Correctional treatment specialists perform similar, but somewhat different duties. They're employed by parole and probation agencies and correctional facilities. At correctional facilities, correctional treatment specialists supervise and document progress made by inmates undergoing rehabilitation. They assess inmates by administering surveys and psychological exams. Additionally, with the assistance of other probation and parole specialists and legal authorities, correctional treatment specialists develop parole and release programs for soon to be released inmates. They write comprehensive case reports detailing offenders' histories and probability of recidivism. Case reports are submitted to parole boards when inmates are being considered for parole. Correctional treatment specialists also create, coordinate, and initiate specialized vocational training and educational programs intended to teach released inmates job skills and anger and stress management techniques. These reports also detail plans for placing released inmates into sexual and substance abuse counseling programs. These specialists typically prepare detailed and individualized treatment plans for clients. Correctional treatment specialists employed by probation or parole agencies have similar responsibilities as their colleagues employed at jails and prisons.
Correctional treatment specialists and probation officers typically manage 20 to 100 cases simultaneously. Individual caseloads are dependent upon agency needs and probability of client recidivism. Officers typically spend more time assisting, and allocate more resources for at-risk clients.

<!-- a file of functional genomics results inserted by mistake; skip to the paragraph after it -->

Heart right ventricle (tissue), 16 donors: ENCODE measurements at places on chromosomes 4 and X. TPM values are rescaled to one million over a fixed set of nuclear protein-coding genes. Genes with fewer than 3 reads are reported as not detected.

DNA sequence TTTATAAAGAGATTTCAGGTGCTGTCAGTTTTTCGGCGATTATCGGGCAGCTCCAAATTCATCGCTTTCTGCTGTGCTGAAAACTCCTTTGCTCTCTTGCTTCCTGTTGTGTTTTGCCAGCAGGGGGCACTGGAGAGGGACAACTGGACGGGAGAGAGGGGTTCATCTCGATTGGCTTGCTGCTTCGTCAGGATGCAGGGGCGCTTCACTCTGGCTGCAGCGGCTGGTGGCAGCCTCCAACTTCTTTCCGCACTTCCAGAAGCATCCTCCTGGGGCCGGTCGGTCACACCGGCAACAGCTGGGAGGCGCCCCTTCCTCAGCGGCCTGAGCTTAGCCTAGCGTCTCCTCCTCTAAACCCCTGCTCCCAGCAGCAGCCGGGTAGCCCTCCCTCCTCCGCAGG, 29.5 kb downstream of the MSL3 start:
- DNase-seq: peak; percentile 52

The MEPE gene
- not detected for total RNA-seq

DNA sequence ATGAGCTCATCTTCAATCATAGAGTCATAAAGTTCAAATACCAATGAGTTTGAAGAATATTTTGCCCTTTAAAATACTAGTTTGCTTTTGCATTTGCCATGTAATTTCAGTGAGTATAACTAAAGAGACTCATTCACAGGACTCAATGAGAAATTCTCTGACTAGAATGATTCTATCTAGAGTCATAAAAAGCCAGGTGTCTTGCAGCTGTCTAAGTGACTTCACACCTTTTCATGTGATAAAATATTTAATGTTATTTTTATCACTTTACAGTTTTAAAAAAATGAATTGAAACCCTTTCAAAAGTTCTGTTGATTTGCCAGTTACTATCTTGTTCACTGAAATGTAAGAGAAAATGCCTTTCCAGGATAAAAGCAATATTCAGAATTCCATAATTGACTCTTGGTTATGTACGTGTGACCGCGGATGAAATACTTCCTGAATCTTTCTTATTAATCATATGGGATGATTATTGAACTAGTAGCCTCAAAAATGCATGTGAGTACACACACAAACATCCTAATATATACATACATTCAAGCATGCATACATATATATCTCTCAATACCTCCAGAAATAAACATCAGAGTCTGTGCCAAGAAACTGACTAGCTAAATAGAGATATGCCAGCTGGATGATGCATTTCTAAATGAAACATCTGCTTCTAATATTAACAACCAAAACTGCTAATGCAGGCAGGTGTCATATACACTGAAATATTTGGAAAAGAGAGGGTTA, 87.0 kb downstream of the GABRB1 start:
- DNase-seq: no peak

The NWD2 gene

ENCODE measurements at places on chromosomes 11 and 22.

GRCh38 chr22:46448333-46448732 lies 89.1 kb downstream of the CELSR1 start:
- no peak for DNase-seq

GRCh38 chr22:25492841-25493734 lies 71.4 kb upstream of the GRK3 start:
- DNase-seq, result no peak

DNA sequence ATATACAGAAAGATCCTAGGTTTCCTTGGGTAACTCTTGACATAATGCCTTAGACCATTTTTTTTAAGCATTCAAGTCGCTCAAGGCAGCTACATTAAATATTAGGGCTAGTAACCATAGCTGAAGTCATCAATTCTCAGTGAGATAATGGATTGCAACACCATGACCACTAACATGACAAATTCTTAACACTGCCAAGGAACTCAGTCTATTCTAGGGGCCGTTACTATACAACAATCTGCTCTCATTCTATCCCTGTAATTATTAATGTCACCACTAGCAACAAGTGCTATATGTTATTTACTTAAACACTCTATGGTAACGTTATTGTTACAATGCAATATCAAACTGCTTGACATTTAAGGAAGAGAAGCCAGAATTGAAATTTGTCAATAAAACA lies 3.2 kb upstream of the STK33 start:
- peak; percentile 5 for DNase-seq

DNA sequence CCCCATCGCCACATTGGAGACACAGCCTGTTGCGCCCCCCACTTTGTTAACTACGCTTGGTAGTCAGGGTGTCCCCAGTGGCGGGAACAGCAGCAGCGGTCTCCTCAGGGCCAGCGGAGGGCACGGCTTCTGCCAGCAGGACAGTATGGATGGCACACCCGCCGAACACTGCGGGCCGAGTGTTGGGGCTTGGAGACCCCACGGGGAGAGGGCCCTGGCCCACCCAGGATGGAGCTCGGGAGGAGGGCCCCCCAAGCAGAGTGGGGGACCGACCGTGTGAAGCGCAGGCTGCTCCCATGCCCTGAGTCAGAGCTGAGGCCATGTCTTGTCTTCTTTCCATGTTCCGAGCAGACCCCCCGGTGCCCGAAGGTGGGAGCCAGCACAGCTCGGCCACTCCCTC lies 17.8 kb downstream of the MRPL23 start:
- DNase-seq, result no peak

Pretrial services officers organize and perform pretrial investigations. Investigations are conducted to determine if individuals awaiting trial can be trusted to be released during the pretrial phase. Pretrial services officers supervise suspected criminals granted release prior to a trial. Pretrial services officers and probation officers have similar responsibilities in most legal jurisdictions.
Education and TrainingProbation and parole officers typically hold bachelor's degrees in criminal justice, sociology, psychology, social work, or correctional counseling. Officers employed by federal government agencies are required to acquire 2 years of relevant work experience.
Legal jurisdictions require most probation officers and some correctional treatment specialists to complete formal training administered by state governments or the federal government. Once training is completed, these professionals must pass a certification exam. Probation officer and correctional treatment specialist trainees are usually evaluated during a probationary phase, which can last a year before being hired full-time.